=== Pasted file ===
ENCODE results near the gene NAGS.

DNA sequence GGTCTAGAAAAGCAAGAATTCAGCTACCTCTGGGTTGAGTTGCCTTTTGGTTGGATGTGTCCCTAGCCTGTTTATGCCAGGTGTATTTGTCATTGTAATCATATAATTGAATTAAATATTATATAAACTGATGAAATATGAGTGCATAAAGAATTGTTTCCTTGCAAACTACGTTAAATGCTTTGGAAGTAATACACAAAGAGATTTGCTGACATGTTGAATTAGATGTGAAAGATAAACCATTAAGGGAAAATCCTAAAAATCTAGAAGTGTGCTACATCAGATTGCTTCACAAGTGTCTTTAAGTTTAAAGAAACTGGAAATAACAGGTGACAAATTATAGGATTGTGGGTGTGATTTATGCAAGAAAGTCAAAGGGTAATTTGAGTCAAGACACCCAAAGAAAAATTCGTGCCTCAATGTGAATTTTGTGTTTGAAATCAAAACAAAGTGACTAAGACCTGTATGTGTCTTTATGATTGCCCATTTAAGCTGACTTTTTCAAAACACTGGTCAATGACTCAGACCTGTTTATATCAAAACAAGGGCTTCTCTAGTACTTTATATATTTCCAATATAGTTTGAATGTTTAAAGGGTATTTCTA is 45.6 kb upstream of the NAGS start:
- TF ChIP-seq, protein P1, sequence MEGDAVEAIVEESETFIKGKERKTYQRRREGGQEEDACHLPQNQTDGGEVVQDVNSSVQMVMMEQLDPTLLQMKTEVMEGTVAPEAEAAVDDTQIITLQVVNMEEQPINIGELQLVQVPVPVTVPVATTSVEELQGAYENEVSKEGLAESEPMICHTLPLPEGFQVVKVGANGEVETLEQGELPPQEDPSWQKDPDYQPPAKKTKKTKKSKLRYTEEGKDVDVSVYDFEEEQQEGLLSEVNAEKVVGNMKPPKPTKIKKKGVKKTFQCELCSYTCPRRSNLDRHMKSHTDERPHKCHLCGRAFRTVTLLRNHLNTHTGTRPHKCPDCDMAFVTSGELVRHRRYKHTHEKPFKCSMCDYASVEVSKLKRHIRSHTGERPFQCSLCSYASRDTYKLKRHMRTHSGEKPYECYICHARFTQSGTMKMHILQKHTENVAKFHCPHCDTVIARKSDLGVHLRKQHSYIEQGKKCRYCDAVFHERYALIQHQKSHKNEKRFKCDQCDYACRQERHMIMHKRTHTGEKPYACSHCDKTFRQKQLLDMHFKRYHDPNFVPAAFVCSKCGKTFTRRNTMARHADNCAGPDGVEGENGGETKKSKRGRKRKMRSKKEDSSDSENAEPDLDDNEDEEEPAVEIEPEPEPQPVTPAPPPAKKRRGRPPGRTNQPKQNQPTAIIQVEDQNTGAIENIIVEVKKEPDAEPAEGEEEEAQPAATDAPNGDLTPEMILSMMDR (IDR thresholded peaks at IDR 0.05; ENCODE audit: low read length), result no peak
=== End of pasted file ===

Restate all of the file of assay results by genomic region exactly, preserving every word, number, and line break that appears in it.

ENCODE results near the gene NAGS.

DNA sequence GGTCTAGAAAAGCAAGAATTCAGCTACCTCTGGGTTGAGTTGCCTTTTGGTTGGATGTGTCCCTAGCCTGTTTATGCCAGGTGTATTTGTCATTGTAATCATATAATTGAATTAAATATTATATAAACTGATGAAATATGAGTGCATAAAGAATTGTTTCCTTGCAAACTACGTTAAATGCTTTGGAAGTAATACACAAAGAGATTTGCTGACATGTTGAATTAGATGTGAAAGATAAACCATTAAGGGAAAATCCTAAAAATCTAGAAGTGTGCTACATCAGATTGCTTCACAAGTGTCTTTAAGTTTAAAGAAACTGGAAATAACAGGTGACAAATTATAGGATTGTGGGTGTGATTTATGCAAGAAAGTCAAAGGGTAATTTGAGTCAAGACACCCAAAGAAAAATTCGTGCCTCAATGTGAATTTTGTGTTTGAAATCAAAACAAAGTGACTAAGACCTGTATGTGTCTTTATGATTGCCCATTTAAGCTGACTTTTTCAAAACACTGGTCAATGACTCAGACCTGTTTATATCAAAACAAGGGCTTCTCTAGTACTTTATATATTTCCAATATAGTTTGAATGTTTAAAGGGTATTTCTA is 45.6 kb upstream of the NAGS start:
- TF ChIP-seq, protein P1, sequence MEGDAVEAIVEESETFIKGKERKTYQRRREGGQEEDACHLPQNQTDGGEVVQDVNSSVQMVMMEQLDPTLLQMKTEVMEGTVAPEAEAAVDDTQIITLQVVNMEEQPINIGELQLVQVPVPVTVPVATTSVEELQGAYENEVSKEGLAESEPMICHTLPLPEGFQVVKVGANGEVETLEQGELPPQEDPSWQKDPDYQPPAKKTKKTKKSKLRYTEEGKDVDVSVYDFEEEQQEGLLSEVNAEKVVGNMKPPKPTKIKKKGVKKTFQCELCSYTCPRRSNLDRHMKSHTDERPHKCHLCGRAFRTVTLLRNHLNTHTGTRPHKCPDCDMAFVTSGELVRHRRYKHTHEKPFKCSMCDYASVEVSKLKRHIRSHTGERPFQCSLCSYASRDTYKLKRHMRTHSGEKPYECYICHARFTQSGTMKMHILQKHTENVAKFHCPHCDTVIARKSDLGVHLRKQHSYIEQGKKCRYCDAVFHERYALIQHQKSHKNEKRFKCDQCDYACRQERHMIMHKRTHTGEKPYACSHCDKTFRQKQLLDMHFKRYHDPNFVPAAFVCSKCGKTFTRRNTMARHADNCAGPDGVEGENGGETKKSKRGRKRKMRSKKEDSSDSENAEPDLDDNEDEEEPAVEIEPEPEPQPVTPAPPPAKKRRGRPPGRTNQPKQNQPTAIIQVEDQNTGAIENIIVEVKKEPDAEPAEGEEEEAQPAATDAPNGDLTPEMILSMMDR (IDR thresholded peaks at IDR 0.05; ENCODE audit: low read length), result no peak